“I won’t be watching this year.” Travis Tritt is taking a stand against Team USA and the Tokyo Olympics in light of recent protests.
“I’ve always been a huge supporter of our USA Olympic teams,” begins Tritt on his official Twitter Thursday.
The country singer has a history with the Olympic Games himself. “I was actually onstage at the Olympics in Atlanta the night before the bombing in 1996,” he continues, citing the tragedy.
Travis Tritt “won’t be watching” the Tokyo Olympics “this year,” however. With the hashtag “#GowokeGobroke,” Tritt makes his stance clear on the recent protests of U.S. Track and Field Olympian Gwen Berry.
A hammer thrower for the U.S. track and field team, Gwen Berry would create controversy by turning away from the American flag in protest Saturday, June 24.
Berry, however, did not originally plan on protesting during the June hammer throwing trials. But when the U.S. national anthem began playing unexpectedly, she took the chance to “stand against” racial injustice in America.
“They said they were going to play it before we walked out, then they played it when we were out there,” Berry told ESPN. “But I don’t really want to talk about the anthem because that’s not important. The anthem doesn’t speak for me. It never has.”
Travis Tritt, Others Speak out Against U.S. Olympian’s Protest
It is unclear how Tritt plans to boycott the U.S. Olympics other than abstaining from viewership. So far, no statement has come from the National Olympic Committee for or against Berry’s protest.
Others have spoken out in line with the country musician prior, though. Former college football star and U.S. Army Ranger Jake Bequette had similar words on the matter June 30.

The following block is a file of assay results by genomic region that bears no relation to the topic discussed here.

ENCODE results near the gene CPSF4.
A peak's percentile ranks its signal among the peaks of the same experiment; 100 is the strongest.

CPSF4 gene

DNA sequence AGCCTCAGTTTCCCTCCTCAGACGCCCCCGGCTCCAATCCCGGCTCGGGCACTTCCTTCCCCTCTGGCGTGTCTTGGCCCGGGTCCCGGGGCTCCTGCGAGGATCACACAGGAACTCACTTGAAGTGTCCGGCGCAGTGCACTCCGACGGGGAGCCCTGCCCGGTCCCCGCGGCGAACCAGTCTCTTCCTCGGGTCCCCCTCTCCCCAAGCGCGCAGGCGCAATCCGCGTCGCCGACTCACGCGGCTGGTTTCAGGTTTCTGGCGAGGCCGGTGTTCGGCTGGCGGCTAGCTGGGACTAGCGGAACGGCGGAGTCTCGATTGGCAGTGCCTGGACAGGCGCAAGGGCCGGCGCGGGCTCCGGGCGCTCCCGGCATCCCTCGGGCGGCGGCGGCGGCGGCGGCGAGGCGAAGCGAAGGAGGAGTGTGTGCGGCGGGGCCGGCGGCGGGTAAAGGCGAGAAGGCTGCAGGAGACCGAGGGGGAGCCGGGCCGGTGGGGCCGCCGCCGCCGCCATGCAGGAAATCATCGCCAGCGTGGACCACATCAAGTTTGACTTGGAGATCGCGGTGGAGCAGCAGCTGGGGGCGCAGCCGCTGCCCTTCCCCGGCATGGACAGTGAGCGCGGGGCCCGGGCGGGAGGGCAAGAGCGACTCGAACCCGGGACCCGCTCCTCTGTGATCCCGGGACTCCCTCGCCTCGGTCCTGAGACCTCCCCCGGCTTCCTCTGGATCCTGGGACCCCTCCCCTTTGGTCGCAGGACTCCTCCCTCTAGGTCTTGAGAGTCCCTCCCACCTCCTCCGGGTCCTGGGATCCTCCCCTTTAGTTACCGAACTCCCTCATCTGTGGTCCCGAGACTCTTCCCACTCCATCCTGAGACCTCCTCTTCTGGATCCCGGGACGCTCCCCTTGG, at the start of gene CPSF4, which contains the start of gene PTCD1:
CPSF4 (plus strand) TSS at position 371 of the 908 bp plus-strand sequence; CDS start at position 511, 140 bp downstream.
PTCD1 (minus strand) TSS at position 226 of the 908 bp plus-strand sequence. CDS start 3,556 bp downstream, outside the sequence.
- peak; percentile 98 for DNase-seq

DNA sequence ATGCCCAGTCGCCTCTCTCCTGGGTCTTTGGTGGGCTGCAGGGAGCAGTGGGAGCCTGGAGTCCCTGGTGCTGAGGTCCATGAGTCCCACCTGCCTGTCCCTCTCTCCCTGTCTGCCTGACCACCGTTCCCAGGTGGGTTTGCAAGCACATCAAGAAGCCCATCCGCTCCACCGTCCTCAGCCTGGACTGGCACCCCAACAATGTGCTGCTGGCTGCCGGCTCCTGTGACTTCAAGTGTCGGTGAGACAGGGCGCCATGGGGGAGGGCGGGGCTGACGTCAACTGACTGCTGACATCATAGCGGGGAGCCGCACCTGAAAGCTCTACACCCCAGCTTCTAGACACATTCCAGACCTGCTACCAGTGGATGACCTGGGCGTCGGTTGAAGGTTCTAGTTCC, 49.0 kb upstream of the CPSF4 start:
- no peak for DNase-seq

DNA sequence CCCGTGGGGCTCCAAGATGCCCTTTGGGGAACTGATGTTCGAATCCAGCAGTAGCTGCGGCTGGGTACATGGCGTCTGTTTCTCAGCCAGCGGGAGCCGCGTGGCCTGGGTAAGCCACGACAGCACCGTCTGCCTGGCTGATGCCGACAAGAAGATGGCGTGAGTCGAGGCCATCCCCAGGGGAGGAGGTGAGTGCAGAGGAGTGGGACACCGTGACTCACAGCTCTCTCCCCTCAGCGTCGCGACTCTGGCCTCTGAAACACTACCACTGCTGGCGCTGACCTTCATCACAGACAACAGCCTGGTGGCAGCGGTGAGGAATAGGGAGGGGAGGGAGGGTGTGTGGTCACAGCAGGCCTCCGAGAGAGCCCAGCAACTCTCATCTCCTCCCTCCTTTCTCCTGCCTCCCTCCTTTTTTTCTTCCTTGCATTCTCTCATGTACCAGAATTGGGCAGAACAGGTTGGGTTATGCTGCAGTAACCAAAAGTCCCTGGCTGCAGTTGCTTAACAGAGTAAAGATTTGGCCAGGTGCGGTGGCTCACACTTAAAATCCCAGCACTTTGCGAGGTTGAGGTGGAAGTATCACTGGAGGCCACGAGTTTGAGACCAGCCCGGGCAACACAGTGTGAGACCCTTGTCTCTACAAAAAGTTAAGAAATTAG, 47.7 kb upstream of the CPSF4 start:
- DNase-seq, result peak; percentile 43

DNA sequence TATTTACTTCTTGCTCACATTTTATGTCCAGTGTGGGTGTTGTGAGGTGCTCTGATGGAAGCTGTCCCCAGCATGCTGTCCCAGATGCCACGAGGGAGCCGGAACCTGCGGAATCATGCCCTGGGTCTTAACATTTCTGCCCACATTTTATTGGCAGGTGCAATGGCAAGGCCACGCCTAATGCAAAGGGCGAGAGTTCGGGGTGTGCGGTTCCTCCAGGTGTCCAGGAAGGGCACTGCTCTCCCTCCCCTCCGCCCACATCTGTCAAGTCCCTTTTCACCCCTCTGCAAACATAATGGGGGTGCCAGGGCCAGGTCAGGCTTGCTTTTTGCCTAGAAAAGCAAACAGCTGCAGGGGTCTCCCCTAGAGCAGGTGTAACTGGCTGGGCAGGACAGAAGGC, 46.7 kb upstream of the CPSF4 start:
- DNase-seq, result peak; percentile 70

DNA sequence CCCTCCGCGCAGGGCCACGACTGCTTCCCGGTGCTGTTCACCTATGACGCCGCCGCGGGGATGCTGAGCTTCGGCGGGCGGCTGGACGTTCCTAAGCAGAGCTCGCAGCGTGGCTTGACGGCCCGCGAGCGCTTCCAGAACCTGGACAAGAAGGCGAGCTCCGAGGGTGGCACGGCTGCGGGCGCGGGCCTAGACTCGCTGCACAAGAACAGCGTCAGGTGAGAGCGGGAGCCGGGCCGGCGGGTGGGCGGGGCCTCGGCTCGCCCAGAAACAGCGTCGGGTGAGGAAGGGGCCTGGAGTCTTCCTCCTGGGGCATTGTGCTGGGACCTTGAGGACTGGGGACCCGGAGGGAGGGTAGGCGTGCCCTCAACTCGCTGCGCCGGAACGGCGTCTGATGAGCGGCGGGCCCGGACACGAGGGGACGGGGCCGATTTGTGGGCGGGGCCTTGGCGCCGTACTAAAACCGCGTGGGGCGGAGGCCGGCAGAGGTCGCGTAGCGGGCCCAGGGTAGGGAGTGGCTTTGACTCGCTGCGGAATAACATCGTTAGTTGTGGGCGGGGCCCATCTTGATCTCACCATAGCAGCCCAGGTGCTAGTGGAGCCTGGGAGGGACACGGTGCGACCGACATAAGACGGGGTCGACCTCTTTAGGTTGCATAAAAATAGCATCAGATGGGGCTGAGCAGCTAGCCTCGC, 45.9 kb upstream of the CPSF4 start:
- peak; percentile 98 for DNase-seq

“I was very blessed to be able to play football for the University of Arkansas and for the New England Patriots. And standing there on the sideline before a game watching that flag wave and the national anthem play always filled me with pride,” he told Fox News. “And wearing that flag on my shoulder serving in Iraq with the 101st Airborne Division was the greatest honor of my life.”
Further comments from Gwen Berry added more context to her decision.
“I never said that I didn’t want to go to the Olympic games, that’s why I competed and got third and made the team. I never said that I hated the country,” she offered in her first post-protest interview. “All I said was I respect my people enough to not stand for or acknowledge something that disrespects them. I love my people. Point blank, period.”
Specifically, Berry takes issue with the third verse of the national anthem, The Star Spangled Banner, which mentions slavery. Travis Tritt‘s response does not mention the national anthem or Berry specifically.
‘The problem I have is this woman is doing this internationally’
The U.S. Olympian’s clarification came amid further backlash from others, notably The View‘s Meghan McCain – daughter of late U.S. Sen. John McCain.
On The View’s June 27 broadcast, McCain likened Gwen Berry’s protest to “Russian propaganda.”
“I think, in regards to the athlete protesting — I’ve spent the last year and a half hearing every argument possible, and understanding why athletes protest in the United States of America, like Colin Kaepernick,” said McCain. “The problem I have is this woman is doing this internationally.”